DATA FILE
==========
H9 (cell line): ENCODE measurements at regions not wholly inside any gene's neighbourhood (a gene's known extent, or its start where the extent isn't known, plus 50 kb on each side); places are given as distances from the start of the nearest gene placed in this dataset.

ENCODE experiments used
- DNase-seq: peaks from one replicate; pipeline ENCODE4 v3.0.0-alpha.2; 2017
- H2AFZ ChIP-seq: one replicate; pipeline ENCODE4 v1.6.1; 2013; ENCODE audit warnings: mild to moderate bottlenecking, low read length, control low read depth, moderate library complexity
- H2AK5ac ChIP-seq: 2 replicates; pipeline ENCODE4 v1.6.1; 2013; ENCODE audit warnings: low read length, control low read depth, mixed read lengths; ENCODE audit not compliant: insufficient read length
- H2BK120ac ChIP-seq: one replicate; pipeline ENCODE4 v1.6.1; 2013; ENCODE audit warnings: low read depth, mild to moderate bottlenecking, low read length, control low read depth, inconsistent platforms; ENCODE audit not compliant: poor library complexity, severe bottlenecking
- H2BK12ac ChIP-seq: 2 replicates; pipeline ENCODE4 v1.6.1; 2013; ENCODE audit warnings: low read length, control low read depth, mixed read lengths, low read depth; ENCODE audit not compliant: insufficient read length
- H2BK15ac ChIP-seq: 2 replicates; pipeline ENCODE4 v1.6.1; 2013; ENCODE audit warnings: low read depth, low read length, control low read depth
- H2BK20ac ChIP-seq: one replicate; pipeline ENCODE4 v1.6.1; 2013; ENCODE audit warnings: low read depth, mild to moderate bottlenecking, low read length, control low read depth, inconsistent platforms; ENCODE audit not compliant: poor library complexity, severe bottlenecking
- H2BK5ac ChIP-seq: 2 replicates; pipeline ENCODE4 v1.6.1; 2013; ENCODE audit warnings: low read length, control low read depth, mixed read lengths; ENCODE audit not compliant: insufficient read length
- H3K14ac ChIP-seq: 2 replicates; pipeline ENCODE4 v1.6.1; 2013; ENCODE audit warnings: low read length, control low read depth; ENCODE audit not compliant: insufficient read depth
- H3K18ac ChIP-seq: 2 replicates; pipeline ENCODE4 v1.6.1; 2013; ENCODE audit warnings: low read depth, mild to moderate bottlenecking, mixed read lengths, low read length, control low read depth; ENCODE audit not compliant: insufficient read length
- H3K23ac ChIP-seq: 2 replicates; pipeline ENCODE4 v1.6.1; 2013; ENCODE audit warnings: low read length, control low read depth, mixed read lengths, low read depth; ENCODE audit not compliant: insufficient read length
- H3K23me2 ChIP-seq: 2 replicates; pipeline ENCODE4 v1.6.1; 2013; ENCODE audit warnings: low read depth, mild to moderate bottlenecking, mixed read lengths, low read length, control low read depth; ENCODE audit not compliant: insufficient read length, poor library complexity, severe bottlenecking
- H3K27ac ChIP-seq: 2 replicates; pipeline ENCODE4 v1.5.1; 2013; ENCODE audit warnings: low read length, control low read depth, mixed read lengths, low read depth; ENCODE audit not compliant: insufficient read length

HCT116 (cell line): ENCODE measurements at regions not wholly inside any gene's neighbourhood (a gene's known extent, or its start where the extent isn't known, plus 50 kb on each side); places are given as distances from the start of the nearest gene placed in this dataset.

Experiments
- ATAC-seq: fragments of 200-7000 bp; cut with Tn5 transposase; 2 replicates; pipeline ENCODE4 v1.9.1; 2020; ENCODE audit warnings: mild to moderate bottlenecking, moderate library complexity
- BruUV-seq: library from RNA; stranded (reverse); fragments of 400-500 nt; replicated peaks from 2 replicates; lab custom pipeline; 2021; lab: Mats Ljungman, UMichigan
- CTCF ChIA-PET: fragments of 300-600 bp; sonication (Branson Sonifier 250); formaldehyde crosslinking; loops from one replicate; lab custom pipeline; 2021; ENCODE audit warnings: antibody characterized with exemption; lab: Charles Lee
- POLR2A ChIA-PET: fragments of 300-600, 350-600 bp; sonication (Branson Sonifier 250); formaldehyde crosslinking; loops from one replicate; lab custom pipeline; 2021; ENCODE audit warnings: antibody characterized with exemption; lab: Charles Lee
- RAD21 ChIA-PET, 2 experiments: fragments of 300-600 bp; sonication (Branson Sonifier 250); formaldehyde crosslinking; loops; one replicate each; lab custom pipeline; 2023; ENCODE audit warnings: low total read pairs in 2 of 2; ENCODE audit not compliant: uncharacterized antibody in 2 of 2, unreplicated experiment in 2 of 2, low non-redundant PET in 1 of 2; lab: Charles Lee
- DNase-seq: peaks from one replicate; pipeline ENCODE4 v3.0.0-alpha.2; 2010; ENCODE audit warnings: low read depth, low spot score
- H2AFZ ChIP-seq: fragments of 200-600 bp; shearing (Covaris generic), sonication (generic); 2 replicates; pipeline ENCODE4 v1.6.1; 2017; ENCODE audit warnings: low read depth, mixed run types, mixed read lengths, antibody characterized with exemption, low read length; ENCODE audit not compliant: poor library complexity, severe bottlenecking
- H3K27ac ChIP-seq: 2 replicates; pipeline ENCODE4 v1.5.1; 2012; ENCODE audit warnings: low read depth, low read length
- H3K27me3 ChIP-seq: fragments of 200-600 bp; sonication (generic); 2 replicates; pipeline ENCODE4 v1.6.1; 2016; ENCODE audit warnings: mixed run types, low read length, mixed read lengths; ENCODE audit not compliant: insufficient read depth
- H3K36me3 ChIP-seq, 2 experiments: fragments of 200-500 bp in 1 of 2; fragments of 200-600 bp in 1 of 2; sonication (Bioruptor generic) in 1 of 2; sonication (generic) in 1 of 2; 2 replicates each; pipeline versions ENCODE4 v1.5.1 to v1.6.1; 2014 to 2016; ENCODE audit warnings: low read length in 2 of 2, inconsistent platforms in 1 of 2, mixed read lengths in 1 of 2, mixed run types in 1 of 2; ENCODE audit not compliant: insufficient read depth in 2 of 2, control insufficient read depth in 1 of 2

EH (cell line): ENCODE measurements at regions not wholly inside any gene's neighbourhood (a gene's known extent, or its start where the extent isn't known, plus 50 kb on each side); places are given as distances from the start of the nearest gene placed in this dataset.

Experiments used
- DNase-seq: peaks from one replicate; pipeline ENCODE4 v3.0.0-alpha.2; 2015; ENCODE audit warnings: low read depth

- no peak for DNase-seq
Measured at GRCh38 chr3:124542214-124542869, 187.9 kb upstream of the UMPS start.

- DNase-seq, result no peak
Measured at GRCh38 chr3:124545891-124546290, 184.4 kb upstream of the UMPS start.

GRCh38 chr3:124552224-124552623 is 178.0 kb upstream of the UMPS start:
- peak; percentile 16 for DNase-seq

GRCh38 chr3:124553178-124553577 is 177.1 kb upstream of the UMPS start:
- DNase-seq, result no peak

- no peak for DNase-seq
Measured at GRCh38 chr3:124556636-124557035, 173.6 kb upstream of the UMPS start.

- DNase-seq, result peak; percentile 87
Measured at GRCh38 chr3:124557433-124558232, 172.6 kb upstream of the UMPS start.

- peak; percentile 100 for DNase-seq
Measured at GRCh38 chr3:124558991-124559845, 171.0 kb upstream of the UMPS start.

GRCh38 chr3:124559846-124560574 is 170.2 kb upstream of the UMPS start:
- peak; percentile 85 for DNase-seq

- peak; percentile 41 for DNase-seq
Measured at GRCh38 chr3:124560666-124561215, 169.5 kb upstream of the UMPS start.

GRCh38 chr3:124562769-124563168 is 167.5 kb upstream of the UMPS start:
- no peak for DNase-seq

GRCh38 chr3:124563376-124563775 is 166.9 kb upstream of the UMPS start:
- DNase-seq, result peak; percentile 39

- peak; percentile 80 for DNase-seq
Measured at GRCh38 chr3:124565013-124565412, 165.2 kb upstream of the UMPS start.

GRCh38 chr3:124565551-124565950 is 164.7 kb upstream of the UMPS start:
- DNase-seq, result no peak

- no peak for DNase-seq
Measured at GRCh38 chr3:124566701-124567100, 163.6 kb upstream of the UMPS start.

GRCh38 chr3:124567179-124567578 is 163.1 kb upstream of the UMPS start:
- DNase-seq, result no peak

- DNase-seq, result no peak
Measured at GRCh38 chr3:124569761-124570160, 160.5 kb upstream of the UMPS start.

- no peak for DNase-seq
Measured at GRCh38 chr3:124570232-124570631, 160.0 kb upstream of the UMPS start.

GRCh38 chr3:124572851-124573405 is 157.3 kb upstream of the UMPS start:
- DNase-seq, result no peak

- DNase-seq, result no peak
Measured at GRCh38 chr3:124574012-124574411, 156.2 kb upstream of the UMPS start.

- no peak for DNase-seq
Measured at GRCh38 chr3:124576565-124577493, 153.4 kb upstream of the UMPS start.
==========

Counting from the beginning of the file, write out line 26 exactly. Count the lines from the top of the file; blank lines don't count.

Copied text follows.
- H3K27me3 ChIP-seq: fragments of 200-600 bp; sonication (generic); 2 replicates; pipeline ENCODE4 v1.6.1; 2016; ENCODE audit warnings: mixed run types, low read length, mixed read lengths; ENCODE audit not compliant: insufficient read depth